This historic book may have numerous typos and missing text. Purchasers can download a free scanned copy of the original book (without typos) from the publisher. Not indexed. Not illustrated. 1856 Excerpt: ...an element that asserts its natural superiority above the rest, took, without much difficulty, the form of a supposition that the higher ...
This historic book may have numerous typos and missing text. Purchasers can download a free scanned copy of the original book (without typos) from the publisher. Not indexed. Not illustrated. 1856 Excerpt: ...an element that asserts its natural superiority above the rest, took, without much difficulty, the form of a supposition that the higher element was essentially removed from the sphere of change and decay; the easy and obvious analysis by which the bodily sensations, passions, and affections, were detached from the power of contemplation and the originating principle of motion, would help to define and distinguish the opposite members of the combination; and when the conception had been thus cleared, the very misfortunes, infirmities, and diseases, of the inferior element would heighten the contrast, and lead the mind to dwell with pleasurable pride upon that glorious principle for which, at length, no merely created origin would seem adequate to account. Men of reflexion and virtue, anxious Lect. IV. to impress moral principles upon society, would--look with favour upon everything which tended to exalt the rational principle above that of mere desire, and on which a scheme of moral discipline or purification could be so readily grafted. Indeed it may be doubted whether the strange-why u au -, .. _ doctrine re ness and improbability of this hypothesis of Pre"'a'" existence among ourselves (omitting now the notion prehauiont of absolute sempiternity), arises after all from grounds on which our philosophy has reason to congratulate itself highly. It may be questioned whether, if we examine ourselves candidly, we shall not discover, that the feeling of absolute extravagance with which it affects us, has its secret source in materialist or semi-materialist prejudices, and that we believe the thinking principle cannot have existed before its bodily apparatus, because we strongly suspect that in some unknown way out of the bodily apparatus it arises...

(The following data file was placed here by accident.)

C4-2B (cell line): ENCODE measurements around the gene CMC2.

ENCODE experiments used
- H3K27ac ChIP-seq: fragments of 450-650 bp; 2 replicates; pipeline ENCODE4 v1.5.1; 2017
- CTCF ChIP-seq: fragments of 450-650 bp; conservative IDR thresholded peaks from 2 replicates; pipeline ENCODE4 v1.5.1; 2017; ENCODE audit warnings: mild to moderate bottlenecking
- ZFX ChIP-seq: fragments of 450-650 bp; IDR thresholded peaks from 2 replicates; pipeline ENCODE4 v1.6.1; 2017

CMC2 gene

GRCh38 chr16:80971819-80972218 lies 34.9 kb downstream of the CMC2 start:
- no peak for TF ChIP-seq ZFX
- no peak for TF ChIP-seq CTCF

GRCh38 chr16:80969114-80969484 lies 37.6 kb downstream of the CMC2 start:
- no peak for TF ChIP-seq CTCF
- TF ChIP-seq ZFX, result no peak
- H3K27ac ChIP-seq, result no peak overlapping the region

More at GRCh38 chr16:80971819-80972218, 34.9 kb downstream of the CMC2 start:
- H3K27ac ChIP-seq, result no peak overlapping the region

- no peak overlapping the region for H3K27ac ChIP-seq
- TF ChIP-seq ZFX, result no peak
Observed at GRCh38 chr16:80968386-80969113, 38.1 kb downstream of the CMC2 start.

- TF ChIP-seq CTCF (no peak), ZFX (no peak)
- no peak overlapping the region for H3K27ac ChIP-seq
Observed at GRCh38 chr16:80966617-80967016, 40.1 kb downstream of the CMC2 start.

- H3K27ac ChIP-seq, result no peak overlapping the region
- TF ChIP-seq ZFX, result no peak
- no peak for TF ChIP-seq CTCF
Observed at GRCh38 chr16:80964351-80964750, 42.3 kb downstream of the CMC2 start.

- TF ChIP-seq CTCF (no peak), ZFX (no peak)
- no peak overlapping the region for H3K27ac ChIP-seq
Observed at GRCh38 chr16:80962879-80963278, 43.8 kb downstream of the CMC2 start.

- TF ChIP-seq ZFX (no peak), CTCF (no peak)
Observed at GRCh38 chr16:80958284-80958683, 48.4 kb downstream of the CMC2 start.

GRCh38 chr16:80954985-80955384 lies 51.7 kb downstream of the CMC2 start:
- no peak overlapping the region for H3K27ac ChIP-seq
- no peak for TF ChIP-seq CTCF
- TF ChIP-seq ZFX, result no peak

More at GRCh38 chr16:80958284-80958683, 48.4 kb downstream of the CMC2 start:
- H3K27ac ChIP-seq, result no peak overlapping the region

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Near Fine with no dust jacket. Volume 2 only; Works in Ancient Philosophy; Vol. 2; 446 pages; Butler's lectures were praised for their wide understanding of the subject matter and their eloquence. This authoritative history of ancient philosophy remains an important and valuable resource for all scholars of the history of ancient philosophy.
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